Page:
Optional English and German subtitles are available, plus French subtitles for the deaf and hearing impaired. When you select from these three languages on loading the disc, the appropriate subtitles are selected by default if you choose German or English (the French SDH subtitles require selection), and the menus also appear in the selected language.

extra features

Introduction by Jean-Baptiste Thoret (11:23)
Critic Jean-Baptiste Thoret delivers a busy introduction to the film and speaks at the sort of speed that will keep the eyes of anyone not fluent in French firmly glued to the subtitles. He gives a flavour of the high regard in which the film is held by French critics by describing it both as “a masterpiece” and “a perfect film from beginning to end,” and the praise doesn’t end there. He highlights the links to Marcel Ophüls’ 1969 documentary, The Sorrow and the Pity, as well as to the plot of Alfred Hitchcock’s North By Northwest, and provides a detailed overview and partial analysis of the film without hitting us with significant spoilers. There is also the option to watch this before the film itself when you select Play Film.

Robert visits the Prefecture Inspector.

Mr. Klein Revisited by Michel Ciment (46:43)
Revered critic and editor of the cinema magazine Positif, Michel Ciment, talks at considerable length about a film he clearly also holds in the highest regard. A lot of ground is covered here, including background details on Joseph Losey and a passionate assessment of his contribution to cinema and his work on Mr Klein, aspects of which are dissected and analysed in almost forensic detail.

Interview with Henri Henri Lanoë (25:07)
One of three credited editors on the film remembers being offered the chance to work with Joseph Losey by Alain Delon, and describes it as the most satisfying film on which he worked in his long career. Having lived in German-occupied France as a child, he salutes the accuracy of Losey’s recreation, and reveals that the director struggled with the way that films were edited and mixed in French cinema at the time. He also recalls that Losey liked the diegetic songs he had used as placeholder music so much that he decided to keep them, which left Italian composer Egisto Macchi with very little to do.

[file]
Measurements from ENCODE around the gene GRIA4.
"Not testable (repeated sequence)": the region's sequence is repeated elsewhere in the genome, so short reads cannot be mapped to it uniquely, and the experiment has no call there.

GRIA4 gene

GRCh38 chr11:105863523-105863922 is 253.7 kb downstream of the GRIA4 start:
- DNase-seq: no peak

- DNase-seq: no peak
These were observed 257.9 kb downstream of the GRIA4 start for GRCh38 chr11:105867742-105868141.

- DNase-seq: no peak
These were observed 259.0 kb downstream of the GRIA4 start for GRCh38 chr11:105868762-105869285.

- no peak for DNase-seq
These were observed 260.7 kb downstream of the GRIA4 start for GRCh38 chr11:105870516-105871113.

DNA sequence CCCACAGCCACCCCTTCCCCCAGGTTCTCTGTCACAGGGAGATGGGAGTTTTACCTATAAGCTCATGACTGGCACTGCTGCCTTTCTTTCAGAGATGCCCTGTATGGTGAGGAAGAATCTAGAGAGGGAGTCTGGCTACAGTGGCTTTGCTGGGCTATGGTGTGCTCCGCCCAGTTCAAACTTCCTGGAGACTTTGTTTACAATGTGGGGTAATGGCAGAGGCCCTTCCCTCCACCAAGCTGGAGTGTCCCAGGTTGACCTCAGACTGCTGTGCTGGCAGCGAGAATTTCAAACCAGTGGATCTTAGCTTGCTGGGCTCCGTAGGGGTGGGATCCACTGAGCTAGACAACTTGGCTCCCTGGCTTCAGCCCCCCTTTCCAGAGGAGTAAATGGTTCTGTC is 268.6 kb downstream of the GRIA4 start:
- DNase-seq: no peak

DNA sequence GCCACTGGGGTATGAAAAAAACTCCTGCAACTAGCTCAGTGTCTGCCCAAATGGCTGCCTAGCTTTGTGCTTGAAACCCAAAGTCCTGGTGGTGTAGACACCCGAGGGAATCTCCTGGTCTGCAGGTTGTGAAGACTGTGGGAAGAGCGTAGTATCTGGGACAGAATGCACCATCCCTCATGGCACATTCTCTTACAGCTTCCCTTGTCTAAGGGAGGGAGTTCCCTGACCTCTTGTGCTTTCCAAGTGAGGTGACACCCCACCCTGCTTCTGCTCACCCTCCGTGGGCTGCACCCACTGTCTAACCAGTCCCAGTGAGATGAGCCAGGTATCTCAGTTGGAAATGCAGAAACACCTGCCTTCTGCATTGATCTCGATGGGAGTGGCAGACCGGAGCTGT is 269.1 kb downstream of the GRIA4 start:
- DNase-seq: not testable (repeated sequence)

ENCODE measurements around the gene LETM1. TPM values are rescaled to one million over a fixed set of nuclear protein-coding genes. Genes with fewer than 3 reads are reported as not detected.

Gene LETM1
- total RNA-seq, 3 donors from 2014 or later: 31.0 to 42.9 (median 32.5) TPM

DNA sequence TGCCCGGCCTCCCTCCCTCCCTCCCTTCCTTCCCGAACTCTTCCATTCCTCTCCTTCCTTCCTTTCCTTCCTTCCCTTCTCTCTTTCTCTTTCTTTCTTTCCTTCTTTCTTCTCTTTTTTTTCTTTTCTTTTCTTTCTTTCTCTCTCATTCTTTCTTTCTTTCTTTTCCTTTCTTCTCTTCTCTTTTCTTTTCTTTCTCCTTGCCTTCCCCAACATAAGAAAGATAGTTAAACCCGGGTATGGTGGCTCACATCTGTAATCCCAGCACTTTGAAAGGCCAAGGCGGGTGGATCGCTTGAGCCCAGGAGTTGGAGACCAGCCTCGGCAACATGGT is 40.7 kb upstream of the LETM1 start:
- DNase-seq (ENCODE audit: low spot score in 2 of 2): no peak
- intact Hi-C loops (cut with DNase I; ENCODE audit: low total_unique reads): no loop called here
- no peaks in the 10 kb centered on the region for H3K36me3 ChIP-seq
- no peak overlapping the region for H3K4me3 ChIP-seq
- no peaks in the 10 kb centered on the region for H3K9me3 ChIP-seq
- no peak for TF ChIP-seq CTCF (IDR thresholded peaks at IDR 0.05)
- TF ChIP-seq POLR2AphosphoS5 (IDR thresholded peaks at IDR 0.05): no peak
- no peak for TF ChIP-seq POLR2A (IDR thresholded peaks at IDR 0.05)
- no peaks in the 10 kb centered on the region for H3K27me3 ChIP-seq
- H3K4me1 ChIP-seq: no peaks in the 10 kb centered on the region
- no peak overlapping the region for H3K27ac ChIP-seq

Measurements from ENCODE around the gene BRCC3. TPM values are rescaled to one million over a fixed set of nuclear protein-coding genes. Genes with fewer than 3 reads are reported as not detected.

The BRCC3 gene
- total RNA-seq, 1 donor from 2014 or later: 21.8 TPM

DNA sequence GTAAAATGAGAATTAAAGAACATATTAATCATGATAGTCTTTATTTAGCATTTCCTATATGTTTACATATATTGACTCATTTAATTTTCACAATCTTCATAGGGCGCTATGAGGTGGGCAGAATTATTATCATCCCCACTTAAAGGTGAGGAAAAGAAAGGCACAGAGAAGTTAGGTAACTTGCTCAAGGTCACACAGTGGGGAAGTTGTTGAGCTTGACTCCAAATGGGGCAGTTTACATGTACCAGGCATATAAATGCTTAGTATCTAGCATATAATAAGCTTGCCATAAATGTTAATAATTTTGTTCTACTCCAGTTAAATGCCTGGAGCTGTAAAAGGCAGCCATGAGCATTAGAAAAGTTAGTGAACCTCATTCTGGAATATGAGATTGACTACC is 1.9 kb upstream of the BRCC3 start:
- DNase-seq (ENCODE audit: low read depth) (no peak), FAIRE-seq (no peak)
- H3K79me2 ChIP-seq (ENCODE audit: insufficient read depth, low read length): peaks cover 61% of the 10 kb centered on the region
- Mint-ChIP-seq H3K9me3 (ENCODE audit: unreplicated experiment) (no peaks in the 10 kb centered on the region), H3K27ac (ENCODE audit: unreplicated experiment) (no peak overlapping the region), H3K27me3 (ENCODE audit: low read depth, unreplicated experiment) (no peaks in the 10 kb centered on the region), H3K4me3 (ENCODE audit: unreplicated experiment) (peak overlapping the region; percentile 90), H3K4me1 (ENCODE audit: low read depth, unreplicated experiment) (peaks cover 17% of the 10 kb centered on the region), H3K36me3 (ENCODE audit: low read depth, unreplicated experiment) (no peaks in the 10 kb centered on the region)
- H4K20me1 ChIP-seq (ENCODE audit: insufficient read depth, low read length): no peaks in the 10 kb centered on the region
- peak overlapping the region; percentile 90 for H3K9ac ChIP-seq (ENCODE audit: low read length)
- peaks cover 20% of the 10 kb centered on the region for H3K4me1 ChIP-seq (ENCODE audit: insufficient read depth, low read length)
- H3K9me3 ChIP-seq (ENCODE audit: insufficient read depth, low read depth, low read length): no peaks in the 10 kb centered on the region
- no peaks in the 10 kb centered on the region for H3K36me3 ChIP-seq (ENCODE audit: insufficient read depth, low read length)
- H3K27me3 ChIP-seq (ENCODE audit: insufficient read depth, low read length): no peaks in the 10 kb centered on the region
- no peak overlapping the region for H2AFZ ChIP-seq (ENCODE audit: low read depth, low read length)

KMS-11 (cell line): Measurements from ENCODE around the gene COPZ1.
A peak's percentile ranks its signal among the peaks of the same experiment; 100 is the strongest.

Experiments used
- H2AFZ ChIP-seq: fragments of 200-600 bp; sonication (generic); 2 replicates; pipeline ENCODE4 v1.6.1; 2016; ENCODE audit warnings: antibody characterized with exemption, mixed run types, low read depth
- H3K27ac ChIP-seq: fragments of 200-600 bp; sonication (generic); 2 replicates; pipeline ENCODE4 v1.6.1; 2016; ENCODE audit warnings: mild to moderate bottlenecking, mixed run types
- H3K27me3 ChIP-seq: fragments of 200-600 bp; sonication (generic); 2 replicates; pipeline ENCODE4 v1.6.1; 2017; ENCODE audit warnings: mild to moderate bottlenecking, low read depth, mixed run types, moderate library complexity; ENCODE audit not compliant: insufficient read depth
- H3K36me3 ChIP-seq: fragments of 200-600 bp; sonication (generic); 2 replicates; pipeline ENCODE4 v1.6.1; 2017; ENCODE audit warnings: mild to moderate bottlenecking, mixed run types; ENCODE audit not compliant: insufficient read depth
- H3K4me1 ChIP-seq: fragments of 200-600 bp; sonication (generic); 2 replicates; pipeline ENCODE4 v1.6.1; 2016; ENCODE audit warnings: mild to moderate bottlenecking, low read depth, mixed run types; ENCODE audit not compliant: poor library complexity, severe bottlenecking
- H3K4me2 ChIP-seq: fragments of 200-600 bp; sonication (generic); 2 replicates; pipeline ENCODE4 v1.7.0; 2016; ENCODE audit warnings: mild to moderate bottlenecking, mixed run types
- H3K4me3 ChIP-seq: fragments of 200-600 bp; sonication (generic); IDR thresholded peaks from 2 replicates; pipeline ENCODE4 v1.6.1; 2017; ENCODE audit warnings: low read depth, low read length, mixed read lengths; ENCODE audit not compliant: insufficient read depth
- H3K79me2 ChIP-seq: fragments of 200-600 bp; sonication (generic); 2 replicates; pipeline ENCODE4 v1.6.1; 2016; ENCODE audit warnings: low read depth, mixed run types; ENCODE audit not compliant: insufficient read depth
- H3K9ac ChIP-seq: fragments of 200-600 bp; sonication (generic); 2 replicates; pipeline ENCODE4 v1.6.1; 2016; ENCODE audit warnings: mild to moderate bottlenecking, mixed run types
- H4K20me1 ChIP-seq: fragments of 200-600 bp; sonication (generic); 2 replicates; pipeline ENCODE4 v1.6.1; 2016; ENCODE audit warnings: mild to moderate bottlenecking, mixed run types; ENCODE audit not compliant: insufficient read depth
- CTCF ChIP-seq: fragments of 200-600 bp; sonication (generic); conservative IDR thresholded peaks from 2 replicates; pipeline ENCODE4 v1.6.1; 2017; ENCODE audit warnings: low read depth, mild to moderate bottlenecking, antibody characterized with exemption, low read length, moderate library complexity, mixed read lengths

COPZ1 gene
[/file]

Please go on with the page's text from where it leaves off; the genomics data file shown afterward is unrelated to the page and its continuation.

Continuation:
A film I was criminally unfamiliar with until I was gently prodded to take this disc for review, and I’m now so glad that I agreed to do so. Mr. Klein is one of those special films that I almost feel was made specifically for me, as it gives me everything I want from a low-key drama and does it with the sort of style and layering of scenes that enables me to get more out of the film with every viewing. The special features reinforce the fact that I’m not alone in my deep admiration, and although the black levels punch above their weight a bit, this is still a fine restoration and transfer, and the disc thus has to come enthusiastically recommended.

Mr. Klein Blu-ray cover
Mr. Klein
Monsieur Klein

France | Italy 1976
123 mins
directed by
Joseph Losey
produced by
Alain Delon
written by
Franco Solinas
Fernando Morandi
Gerry Fisher
Marie Castro-Vazquez
Henri Lanoë
Michele Neny
Egisto Macchi
Pierre Porte
art direction
Alexandre Trauner
Alain Delon
Jeanne Moreau
Francine Bergé
Juliet Berto
Jean Bouise
Suzanne Flon
Massimo Girotti
Michel Lonsdale
Michel Aumont

disc details
region B
DTS-HD Master Audio 2.0
French SDH
Introduction by Jean-Baptiste Thoret
Mr. Klein Revisited by Michel Ciment
Interview with Henri Henri Lanoë

release date
13 September 2021
review posted
12 September 2021